Discussion 4

Urinary Function:
Mr. J.R. is a 73-year-old man, who was admitted to the hospital with clinical manifestations of gastroenteritis and possible renal injury. The patient’s chief complaints are fever, nausea with vomiting and diarrhea for 48 hours, weakness, dizziness, and a bothersome metallic taste in the mouth. The patient is pale and sweaty. He had been well until two days ago, when he began to experience severe nausea several hours after eating two burritos for supper. The burritos had been ordered from a local fast-food restaurant. The nausea persisted and he vomited twice with some relief. As the evening progressed, he continued to feel “very bad” and took some Pepto-Bismol to help settle his stomach. Soon thereafter, he began to feel achy and warm. His temperature at the time was 100. 5°F. He has continued to experience nausea, vomiting, and a fever. He has not been able to tolerate any solid foods or liquids. Since yesterday, he has had 5–6 watery bowel movements. He has not noticed any blood in the stools. His wife brought him to the ER because he was becoming weak and dizzy when he tried to stand up. His wife denies any recent travel, use of antibiotics, laxatives, or excessive caffeine, or that her husband has an eating disorder.

Case Study Questions

  1. The attending physician is thinking that Mr. J.R. has developed an Acute Kidney Injury (AKI). Analyzing the case presented name the possible types of Acute Kidney Injury. Link the clinical manifestations described to the different types of Acute Kidney injury.
  2. Create a list of risk factors the patient might have and explain why.
  3. Unfortunately, the damage on J.R. kidney became irreversible and he is now diagnosed with Chronic kidney disease. Please describe the complications that the patient might have on his Hematologic system (Coagulopathy and Anemia) and the pathophysiologic mechanisms involved.

Reproductive Function:
Ms. P.C. is a 19-year-old white female who reports a 2-day history of lower abdominal pain, nausea, emesis and a heavy, malodorous vaginal discharge. She states that she is single, heterosexual, and that she has been sexually active with only one partner for the past eight months. She has no previous history of genitourinary infections or sexually transmitted diseases. She denies IV drug use. Her LMP ended three days ago. Her last intercourse (vaginal) was eight days ago and she states that they did not use a condom. She admits to unprotected sex “every once in a while.” She noted an abnormal vaginal discharge yesterday and she describes it as “thick, greenish-yellow in color, and very smelly.” She denies both oral and rectal intercourse. She does not know if her partner has had a recent genitourinary tract infection, “because he has been away on business for five days.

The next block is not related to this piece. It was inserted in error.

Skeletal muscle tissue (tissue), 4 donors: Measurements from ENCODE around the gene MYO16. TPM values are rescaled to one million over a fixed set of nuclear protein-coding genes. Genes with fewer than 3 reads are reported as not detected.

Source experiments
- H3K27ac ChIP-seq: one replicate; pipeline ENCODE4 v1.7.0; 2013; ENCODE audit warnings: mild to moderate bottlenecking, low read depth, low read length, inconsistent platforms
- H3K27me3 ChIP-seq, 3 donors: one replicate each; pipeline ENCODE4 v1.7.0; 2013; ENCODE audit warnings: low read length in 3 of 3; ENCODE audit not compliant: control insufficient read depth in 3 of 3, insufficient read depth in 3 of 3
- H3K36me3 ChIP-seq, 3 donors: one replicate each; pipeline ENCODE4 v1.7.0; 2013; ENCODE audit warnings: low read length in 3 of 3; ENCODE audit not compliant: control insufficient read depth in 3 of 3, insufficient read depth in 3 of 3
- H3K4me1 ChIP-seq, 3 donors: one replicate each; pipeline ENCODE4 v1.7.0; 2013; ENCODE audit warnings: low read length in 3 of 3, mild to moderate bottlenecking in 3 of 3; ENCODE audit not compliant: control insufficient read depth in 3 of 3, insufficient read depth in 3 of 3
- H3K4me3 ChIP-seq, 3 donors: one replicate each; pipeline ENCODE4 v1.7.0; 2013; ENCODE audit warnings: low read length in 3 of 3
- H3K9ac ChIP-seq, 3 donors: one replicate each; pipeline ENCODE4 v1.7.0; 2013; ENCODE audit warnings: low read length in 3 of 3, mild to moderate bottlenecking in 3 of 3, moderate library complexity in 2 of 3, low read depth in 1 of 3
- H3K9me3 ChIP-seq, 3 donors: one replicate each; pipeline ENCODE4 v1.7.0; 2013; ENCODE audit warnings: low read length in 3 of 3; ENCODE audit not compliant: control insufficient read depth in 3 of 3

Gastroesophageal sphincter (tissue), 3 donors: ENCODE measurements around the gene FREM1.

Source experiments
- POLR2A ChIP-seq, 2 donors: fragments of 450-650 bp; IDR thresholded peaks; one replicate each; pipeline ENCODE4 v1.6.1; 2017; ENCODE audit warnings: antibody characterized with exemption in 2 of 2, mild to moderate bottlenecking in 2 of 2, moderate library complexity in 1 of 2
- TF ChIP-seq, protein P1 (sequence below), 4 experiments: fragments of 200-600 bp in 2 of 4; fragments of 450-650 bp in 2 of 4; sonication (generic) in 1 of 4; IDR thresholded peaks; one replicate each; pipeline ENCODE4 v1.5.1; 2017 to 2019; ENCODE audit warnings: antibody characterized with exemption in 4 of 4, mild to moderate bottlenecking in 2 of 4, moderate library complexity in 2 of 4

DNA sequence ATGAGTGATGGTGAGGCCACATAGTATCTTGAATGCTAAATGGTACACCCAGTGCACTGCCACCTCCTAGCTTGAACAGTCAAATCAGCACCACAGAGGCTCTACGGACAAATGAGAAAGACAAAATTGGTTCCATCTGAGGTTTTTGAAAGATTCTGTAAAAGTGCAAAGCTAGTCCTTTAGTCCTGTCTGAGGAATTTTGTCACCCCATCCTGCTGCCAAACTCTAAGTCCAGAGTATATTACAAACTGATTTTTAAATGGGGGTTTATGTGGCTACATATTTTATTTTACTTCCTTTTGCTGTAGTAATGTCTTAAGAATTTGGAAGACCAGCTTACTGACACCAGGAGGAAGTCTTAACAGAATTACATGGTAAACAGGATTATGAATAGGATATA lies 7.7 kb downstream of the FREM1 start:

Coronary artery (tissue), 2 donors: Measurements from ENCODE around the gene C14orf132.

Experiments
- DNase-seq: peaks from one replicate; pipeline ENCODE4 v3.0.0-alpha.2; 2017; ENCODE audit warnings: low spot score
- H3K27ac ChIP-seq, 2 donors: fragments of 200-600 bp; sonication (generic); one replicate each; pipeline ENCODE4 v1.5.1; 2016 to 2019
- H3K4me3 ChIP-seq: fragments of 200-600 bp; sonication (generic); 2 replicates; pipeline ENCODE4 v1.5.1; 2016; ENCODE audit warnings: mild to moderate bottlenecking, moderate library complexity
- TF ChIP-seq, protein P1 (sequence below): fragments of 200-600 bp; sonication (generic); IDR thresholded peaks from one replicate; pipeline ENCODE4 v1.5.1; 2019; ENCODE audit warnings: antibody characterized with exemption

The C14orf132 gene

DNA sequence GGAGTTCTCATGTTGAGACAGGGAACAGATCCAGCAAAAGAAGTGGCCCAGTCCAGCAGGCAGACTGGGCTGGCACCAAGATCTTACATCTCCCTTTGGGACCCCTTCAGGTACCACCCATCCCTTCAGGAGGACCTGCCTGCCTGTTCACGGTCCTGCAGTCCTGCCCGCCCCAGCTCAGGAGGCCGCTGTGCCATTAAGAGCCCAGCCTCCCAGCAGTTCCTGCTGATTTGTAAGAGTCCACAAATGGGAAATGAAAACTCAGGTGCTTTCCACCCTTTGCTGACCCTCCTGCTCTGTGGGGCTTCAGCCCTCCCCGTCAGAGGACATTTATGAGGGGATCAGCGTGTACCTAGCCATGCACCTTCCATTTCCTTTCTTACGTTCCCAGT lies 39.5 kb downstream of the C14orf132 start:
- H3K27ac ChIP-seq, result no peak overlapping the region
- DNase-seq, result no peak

Microscopic Examination of Vaginal Discharge
(-) yeast or hyphae
(-) flagellated microbes
(+) white blood cells
(+) gram-negative intracellular diplococci

Case Study Questions

  1. According to the case presented, including the clinical manifestations and microscopic examination of the vaginal discharge, what is the most probably diagnosis for Ms. P.C.? Support your answer and explain why you get to that diagnosis.
  2. Based on the vaginal discharged described and the microscopic examination of the sample could you suggest which would be the microorganism involved?
  3. Name the criteria you would use to recommend hospitalization for this patient.


Submission Instructions:

  • Complete both case studies.
  • Your initial post should be at least 500 words per case study, formatted and cited in current APA 7 style with support from at least 3 academic sources.
  • Due Wednesday April 3rd at 11:59pm

Reproductive Function

Case Study 1: Urinary Function

  1. Types of Acute Kidney Injury (AKI) and Clinical Manifestations:

    Acute kidney injury can be categorized into three main types: prerenal, intrinsic, and postrenal.

    • Prerenal AKI: This type occurs due to decreased blood flow to the kidneys, leading to reduced perfusion and subsequent injury. In Mr. J.R.’s case, his clinical manifestations such as fever, nausea, vomiting, and diarrhea could lead to dehydration and hypovolemia, causing reduced renal perfusion. The history of watery bowel movements further supports the possibility of dehydration, exacerbating prerenal AKI.
    • Intrinsic AKI: This type involves damage to the kidney tissue itself. The symptoms of nausea, vomiting, diarrhea, fever, and metallic taste in Mr. J.R.’s case may suggest intrinsic AKI due to acute tubular necrosis (ATN) caused by toxins or ischemia. The ingestion of possibly contaminated food leading to gastroenteritis could introduce toxins that directly damage renal tubules, resulting in intrinsic AKI.